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SportsColumnistsAl Iannazzone

Dirk Nowitzki says Kristaps Porzingis already had all tools

The Mavericks big man believes the Knicks prodigy is the real deal.

Kristaps Porzingis defends against Dirk Nowitzki on Jan.

Kristaps Porzingis defends against Dirk Nowitzki on Jan. 25, 2017. Photo Credit: AP / Tony Gutierrez

Dirk Nowitzki takes no credit for Kristaps Porzingis’ record-setting start this season.

The two finally worked out together over the summer, and Porzingis said he asked Nowitzki “as many questions as I could.” But Nowitzki downplayed what he did. The best European NBA player said Porzingis already had all the tools, and he called the 7-3 forward “the real deal.”

“I really don’t think I taught him anything,” Nowitzki said in an email through the Mavericks. “We just shot around, did shooting competitions and worked out together. He’s a great dude.”

Nowitzki and Porzingis had talked about working out together in the past, but it didn’t happen until the two played in the NBA Africa Game 2017 in Johannesburg, South Africa. They played some shooting games that Porzingis said he won.

“We had a couple of days together and I asked as many questions as I could,” he said. “I tried to get as much information as I could from him in our couple of workouts together.”

Nowitzki offered to help his fellow European when Porzingis was a rookie. Nowitzki, who is from Germany, gave the Latvian his phone number and told him to call if he needed any help or had any questions.

They tried to get together after Porzingis’ rookie season, but their schedules never matched up. Both played for the World Team in the Africa Game this past summer, making a tutoring session possible.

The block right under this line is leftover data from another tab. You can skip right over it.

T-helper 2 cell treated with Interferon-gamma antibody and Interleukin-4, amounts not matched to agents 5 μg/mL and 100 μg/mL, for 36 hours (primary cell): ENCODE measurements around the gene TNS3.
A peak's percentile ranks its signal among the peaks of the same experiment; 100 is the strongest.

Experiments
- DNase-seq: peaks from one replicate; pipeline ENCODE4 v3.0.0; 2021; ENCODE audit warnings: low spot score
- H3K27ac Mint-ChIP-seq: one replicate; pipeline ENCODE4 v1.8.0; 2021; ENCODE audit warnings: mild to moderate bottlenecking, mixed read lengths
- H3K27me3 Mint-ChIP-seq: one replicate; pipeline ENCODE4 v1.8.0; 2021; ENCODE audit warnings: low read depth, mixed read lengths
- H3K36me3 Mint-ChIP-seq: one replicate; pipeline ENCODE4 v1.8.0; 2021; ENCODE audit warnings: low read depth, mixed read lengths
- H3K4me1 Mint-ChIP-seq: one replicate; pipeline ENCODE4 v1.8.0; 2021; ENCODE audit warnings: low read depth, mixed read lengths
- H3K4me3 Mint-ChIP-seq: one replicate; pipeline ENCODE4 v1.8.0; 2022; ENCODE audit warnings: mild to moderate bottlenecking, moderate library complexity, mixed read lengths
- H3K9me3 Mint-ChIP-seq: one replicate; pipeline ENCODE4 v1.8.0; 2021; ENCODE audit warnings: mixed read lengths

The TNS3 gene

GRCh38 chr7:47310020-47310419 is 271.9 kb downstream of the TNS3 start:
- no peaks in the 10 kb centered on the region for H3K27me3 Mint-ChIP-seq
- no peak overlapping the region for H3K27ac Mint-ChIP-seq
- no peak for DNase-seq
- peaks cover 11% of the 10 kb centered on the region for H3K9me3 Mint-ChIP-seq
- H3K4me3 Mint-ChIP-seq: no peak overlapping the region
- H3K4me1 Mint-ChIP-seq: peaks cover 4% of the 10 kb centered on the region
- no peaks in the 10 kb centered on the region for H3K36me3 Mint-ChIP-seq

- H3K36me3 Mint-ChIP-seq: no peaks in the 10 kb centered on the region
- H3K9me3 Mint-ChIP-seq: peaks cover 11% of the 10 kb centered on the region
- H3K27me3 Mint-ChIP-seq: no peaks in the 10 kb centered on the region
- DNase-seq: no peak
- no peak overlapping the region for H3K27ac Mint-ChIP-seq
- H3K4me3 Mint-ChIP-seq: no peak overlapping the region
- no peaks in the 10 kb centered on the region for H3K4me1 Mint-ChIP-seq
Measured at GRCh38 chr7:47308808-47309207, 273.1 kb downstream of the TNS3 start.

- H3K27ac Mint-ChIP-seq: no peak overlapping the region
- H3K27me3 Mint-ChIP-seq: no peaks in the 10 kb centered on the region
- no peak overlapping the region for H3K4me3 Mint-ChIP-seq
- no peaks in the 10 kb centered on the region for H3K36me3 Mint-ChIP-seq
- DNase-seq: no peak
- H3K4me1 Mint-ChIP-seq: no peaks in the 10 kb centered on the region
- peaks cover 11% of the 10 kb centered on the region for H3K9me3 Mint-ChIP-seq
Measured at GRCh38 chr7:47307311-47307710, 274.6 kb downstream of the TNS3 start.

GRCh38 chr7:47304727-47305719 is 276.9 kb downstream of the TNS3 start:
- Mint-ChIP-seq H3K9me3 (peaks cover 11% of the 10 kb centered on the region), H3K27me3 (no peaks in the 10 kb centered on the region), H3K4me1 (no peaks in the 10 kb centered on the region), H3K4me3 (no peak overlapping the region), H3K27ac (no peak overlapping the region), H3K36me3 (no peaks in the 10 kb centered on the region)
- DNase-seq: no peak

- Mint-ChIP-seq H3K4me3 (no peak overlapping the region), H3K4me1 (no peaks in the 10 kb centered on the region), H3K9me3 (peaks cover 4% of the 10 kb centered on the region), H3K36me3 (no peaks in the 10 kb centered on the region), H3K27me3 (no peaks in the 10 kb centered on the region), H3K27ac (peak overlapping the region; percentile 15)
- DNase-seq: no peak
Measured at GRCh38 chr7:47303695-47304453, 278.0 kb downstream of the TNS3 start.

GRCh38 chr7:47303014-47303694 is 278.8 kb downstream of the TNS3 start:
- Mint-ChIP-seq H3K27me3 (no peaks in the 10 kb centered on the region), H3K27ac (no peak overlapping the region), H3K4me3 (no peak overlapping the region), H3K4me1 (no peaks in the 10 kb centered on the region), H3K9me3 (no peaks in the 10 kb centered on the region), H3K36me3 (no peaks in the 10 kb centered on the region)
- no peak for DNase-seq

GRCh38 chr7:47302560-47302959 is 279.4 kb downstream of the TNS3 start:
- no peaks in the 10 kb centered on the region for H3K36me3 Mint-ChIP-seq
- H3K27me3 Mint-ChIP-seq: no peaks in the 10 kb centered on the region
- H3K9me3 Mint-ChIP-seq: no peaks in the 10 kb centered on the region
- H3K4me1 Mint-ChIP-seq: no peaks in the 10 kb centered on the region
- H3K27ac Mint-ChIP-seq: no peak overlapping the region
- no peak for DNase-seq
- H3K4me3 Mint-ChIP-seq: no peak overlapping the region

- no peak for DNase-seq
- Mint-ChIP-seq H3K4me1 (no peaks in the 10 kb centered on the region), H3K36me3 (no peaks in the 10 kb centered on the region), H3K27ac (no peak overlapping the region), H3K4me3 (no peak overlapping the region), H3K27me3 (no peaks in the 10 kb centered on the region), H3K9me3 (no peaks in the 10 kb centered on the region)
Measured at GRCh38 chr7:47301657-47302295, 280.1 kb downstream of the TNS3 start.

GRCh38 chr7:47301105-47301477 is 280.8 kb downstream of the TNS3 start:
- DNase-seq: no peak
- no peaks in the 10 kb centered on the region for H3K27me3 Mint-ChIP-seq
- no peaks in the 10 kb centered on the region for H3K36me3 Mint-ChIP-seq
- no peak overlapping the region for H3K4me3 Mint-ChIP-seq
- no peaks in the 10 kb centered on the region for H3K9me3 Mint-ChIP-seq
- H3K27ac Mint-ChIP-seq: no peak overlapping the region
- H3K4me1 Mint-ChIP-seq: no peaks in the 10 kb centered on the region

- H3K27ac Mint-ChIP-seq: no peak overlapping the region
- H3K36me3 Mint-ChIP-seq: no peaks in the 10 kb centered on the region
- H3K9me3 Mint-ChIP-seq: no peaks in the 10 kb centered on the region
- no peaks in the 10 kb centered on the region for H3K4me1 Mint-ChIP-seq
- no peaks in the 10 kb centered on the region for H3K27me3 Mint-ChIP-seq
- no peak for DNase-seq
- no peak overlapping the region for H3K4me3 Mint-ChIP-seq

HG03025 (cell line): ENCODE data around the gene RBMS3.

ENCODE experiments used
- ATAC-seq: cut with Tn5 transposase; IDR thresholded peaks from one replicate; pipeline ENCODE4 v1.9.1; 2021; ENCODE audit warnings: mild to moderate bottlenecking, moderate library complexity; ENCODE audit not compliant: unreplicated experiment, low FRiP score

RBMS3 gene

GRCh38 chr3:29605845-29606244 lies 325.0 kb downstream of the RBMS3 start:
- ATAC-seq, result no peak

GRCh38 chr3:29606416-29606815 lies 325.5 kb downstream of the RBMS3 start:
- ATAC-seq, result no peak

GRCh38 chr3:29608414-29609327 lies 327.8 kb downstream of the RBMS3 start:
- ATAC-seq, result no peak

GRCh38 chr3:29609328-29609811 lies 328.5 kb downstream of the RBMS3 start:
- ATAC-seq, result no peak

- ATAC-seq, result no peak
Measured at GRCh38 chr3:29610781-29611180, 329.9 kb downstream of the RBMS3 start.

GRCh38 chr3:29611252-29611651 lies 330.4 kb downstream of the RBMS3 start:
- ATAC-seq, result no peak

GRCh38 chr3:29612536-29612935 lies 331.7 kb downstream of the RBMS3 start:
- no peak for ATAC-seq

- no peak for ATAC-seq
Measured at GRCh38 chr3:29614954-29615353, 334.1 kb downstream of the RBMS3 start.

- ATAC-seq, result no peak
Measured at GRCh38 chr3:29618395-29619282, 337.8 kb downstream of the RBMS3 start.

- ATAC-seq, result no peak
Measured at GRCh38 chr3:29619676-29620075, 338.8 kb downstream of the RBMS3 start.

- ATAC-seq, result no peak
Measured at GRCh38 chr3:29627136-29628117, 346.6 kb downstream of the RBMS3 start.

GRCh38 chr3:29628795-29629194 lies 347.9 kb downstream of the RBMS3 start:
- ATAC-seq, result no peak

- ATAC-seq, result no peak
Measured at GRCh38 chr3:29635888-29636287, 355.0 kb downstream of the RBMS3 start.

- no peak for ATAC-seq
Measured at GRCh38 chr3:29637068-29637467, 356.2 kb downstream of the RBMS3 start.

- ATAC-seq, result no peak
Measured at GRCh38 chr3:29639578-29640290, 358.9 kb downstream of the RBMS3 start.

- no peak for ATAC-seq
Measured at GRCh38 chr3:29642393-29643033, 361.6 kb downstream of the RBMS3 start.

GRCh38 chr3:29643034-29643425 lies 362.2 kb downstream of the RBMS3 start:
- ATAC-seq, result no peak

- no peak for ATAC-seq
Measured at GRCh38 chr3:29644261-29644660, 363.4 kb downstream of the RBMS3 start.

Nowitzki is one of the players Porzingis has looked up to and the player he’s been compared to the most because of his size, ability to shoot and background. Nowitzki has said he thinks Porzingis is further along than he was at this stage of his career.

Porzingis worked on his strength during the offseason, and it shows. He has been able to handle different types of defenders and more double-teams than ever before, and he became the first Knick to score 300 points in the team’s first 10 games of the season. He added 34 to that on Saturday night, scoring at least 30 for the eighth time in 11 games.

“He works extremely hard,” Nowitzki said. “He is so long and his arms are so long. He can shoot from deep easily and can move. He is the real deal.”

NO TANKS

The Knicks are rebuilding, not tanking.

Kristaps Porzingis is trying to lead them to the playoffs. Fans want to see more of Willy Hernangomez and Damyean Dotson. But Jeff Hornacek is going with the players who give him the best chance to win at this point, and he has management’s support.

It’s never good to create a losing culture to get a higher draft pick. The Knicks, at this point, are trying to find that balance of winning while still developing some young players.

Porzingis and Tim Hardaway Jr. — young, cornerstone players — lead the team in minutes. But rookie Frank Ntilikina is getting crunch-time minutes and helping the Knicks with his defense and ability to run a team.

“We don’t want to be good in the future. We want to be good right now,” Ntilikina said. “We want to grow up right now. I think that’s what’s exciting every day. At practice every day, at the game, we want to be good right now. We just take this like a challenge and are so into it.”

ROUGH STARTS

The Cavaliers began the weekend 5-7 and the Thunder 4-7. Both teams already have had to resort to team meetings to “clear the air” and “make sure everyone is on the same page” — the usual clichés for these overhyped private talks.